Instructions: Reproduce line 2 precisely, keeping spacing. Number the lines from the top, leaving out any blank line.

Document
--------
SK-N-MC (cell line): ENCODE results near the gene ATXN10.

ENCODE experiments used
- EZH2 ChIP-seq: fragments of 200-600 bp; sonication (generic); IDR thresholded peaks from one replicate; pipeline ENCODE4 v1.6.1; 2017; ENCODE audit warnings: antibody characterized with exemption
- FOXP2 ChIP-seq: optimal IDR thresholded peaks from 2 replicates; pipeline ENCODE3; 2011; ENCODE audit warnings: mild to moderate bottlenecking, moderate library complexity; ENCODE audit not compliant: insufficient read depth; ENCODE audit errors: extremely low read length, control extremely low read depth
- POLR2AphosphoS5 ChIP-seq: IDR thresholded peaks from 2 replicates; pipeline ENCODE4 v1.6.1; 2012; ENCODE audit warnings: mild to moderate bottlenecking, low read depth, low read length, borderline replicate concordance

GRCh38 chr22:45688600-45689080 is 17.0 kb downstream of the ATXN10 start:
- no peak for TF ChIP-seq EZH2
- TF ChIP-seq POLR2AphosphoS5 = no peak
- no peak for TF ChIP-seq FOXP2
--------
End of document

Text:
ENCODE experiments used